On 2 March, 1911, Emily Davison hid in a broom cupboard in order to be registered as resident at the House of Commons on the census. Nearly 100 years later, as the next census approaches, David Standen revisits Davison’s story
I’ve been hiding in the cupboard for the past hour. It’s cramped, slightly musty (old trainers), and I have the overwhelming feeling that I own far too many t-shirts. Hiding in a cupboard loses its sense of fun when you’re in your 30s – backache and boredom are the overriding experiences. Even my daughter has lost interest in finding me and has toddled off to pull dirty clothes out of the washing basket.
I should qualify that sentence by a stating that a) my daughter is only 15-months-old, and is therefore prone to doing those sorts of things; and b) I’m not the only adult in the house, so she’s unlikely to do too much harm either to herself or her surroundings while I’m cupboard-bound.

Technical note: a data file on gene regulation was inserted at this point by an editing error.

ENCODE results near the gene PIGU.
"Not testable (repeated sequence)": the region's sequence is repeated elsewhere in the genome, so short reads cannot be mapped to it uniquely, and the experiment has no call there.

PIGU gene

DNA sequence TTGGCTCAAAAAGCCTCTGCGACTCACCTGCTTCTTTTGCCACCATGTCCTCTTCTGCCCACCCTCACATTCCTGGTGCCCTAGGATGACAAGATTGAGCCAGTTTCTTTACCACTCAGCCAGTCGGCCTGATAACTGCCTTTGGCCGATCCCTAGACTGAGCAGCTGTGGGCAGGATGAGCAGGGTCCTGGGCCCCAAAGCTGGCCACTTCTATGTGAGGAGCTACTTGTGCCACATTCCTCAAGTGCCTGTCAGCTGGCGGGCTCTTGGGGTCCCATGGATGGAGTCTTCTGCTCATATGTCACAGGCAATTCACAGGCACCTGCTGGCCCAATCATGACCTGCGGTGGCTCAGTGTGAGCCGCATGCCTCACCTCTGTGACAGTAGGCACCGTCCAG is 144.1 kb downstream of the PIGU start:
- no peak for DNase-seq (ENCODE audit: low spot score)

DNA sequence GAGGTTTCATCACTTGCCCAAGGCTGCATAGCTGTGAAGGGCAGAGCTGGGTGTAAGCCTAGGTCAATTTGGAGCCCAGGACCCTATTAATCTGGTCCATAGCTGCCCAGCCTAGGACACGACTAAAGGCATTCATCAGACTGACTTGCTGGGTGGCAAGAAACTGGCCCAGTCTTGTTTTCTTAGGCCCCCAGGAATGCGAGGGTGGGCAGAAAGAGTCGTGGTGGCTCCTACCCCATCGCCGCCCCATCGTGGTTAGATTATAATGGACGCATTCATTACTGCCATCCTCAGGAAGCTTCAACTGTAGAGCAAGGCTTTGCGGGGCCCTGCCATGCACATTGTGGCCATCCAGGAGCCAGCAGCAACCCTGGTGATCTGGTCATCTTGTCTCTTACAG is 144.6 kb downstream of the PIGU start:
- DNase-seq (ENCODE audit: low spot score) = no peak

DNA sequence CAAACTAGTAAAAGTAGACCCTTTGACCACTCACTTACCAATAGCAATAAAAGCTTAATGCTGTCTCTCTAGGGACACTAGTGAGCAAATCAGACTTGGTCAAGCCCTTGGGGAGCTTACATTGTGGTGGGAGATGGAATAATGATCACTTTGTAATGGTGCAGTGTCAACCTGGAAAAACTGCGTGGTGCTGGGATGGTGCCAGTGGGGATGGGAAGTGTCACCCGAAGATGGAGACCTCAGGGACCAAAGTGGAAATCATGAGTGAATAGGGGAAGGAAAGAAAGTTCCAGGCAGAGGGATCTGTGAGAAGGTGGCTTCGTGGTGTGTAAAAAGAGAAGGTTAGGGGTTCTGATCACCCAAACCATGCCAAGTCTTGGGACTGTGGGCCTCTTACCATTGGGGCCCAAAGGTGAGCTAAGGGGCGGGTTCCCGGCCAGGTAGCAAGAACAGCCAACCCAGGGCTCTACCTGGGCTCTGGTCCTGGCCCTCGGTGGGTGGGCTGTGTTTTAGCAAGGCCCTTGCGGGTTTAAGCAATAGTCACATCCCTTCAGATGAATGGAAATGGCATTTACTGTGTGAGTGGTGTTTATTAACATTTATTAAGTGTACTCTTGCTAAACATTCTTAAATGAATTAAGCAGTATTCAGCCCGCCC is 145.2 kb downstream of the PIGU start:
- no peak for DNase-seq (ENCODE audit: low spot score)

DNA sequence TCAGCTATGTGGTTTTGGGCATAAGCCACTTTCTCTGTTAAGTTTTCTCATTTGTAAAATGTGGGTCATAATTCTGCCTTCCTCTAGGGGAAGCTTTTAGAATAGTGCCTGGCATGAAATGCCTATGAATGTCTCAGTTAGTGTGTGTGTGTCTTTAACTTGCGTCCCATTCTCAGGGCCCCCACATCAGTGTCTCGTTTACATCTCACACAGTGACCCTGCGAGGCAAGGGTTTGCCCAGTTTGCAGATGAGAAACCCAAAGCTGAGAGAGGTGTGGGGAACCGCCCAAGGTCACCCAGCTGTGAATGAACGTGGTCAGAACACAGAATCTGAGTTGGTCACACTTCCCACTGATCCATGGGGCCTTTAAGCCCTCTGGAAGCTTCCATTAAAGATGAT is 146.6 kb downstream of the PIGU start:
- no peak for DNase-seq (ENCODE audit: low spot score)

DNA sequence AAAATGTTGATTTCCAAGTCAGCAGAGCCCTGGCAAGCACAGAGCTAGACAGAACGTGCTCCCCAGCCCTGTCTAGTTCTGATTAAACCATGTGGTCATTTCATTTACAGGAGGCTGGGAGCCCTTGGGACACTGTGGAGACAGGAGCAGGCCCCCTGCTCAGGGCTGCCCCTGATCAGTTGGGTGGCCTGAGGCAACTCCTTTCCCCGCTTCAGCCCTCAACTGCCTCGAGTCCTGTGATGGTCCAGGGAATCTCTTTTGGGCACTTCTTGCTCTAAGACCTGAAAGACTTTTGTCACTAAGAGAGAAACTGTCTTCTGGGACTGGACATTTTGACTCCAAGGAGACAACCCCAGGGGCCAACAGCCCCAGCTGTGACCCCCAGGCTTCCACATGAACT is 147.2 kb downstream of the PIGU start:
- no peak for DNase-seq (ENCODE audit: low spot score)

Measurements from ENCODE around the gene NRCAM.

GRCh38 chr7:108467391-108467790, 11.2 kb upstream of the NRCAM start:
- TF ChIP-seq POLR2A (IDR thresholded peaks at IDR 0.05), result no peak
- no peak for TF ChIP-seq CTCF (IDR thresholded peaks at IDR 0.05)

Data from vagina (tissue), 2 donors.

It’s not for fun that I’m doing this though – I’m trying to gain a sense of what it was like for Emily Wilding Davison, the famed Suffragette, when she hid in a broom cupboard in the Chapel of St Mary Undercroft, in the crypt of St Stephen’s Hall, on the night of 2 April 1911. Those of you unfamiliar with her name might ask why do this? The answer lies in the census.